Now it is important to point out that we have nowhere near the amount of wilderness to play with that they have in Scotland however it could still be possible to introduce some of the species who feed on smaller prey.

Deer over-population in Comeragh's;There have been recent newspaper reports regarding a problem with deer over-population in the Comeragh mountains area and calls have been made for a cull.Seen as most of our politicians want to be seen as the good boys in Europe and act on everything they say perhaps those same people making the calls for a cull should also take note of this recent study on the matter.
A recent study carried out by the European Commission states "Hunting is not an effective tool for reducing damage caused by deer to managed forests in Europe, according to a recent assessment. Forests will be better protected through 'close-to-nature' management techniques, says the study, which evaluated the effects of different control mechanisms on deer populations and behaviour, including the influence of wild predators, such as wolves, and forest structures."
 English rewilding;
 The Wild Ennerdale project in the Lake District are currently using Galloway Cattle to prepare the ground for tree seedlings in replanting programmes.Cattle are also less selective in grazing and help control Bracken.
Galloway cattle already in the Knockmealdowns; 
We already have a farmer with a herd of Galloway in the Knockmealdowns and this gives us a head start in that regard if any rewilding project is to happen in the area.To contact the farmer for more information on the cattle,what they graze?,or if you have an interest in rewilding our own mountains and are looking for advice and assistance:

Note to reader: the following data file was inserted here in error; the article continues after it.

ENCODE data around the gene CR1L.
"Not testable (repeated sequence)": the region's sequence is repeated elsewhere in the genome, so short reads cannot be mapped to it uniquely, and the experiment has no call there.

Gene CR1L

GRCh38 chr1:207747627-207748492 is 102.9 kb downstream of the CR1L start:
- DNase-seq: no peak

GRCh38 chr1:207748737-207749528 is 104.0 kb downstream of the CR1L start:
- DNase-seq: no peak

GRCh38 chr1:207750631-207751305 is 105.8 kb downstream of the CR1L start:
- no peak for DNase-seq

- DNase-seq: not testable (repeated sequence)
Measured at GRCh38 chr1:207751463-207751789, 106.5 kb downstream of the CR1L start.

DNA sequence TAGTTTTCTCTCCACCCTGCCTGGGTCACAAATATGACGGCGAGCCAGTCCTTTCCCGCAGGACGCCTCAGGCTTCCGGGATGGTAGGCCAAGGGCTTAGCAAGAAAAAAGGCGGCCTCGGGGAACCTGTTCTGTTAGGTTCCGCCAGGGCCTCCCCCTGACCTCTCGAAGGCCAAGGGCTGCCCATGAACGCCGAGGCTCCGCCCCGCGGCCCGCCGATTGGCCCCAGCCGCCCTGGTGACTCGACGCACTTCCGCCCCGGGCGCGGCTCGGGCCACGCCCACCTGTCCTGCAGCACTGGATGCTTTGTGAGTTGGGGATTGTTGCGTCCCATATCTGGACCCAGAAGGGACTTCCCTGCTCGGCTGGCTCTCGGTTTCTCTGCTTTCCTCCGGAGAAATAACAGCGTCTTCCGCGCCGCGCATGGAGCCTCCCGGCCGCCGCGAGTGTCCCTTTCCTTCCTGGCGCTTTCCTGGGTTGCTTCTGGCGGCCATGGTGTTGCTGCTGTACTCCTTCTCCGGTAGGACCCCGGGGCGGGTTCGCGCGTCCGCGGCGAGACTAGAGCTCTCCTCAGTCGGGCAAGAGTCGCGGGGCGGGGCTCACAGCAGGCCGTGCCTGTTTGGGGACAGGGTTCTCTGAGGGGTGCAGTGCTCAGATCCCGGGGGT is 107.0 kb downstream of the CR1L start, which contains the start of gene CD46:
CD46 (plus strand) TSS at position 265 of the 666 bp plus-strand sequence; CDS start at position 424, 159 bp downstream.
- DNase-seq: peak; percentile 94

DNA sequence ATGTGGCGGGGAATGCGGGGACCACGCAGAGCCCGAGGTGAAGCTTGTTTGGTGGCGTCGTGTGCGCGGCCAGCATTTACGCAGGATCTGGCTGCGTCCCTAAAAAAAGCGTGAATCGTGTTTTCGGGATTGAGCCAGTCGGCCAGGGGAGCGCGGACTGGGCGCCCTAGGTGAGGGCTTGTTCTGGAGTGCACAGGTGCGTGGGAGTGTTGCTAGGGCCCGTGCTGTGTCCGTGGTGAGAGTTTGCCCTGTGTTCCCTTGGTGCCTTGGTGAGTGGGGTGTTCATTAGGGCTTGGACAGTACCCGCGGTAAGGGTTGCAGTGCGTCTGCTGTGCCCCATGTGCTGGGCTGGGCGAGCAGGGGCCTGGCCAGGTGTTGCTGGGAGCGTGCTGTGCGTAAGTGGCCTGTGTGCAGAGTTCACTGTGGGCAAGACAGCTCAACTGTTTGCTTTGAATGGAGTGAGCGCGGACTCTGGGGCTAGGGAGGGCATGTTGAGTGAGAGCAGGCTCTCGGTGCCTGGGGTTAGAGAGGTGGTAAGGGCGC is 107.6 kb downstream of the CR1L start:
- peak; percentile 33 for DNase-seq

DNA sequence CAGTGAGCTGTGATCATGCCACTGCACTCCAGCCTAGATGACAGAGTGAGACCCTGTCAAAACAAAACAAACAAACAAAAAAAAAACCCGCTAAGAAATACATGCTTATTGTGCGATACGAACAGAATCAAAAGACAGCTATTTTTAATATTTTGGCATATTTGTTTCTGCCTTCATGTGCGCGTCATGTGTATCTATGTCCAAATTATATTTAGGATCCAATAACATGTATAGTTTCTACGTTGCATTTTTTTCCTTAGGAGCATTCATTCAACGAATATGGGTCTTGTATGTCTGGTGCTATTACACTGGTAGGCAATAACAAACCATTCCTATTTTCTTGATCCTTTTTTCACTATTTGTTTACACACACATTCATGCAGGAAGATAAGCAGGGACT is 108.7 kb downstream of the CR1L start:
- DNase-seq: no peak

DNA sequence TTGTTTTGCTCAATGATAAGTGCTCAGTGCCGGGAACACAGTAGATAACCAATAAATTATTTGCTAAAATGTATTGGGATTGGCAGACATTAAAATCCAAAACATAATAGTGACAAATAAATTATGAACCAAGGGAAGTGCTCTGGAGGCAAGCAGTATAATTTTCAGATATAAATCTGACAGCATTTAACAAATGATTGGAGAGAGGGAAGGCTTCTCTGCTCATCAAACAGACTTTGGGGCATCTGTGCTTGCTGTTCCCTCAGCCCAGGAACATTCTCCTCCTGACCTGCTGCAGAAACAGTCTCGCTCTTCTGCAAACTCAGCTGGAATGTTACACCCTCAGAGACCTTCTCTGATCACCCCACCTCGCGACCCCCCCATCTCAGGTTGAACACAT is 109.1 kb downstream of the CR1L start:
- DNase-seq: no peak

Coillte can also be contacted with regard to re-wilding the Comeragh/Knockmealdown area;
Golden Eagle Trust;
The organisation responsible for re-introductions of Red Kite,White Tailed Sea Eagle and Golden Eagle in Ireland can be contacted here;
Why not leave them a comment like we have urging them to consider Ptarmigan and Capercaillie re-introductions in the Comeragh and Knockmealdowns. 
                                         Loch Mohra,Knockanaffrin ridge,Comeragh mts.
The above mentioned are just another alternative view that in most cases excluding the boar haven't been tried out so far in Ireland so the Knockmealdowns and Comeragh's could be a first. It is also worth pointing out that where re-introductions programmes have taken place in Ireland the local areas have benefitted from tourism B&B's,Hotels,Pubs etc. as birdwatchers came from all corners of Ireland to catch a glimpse of the subjects!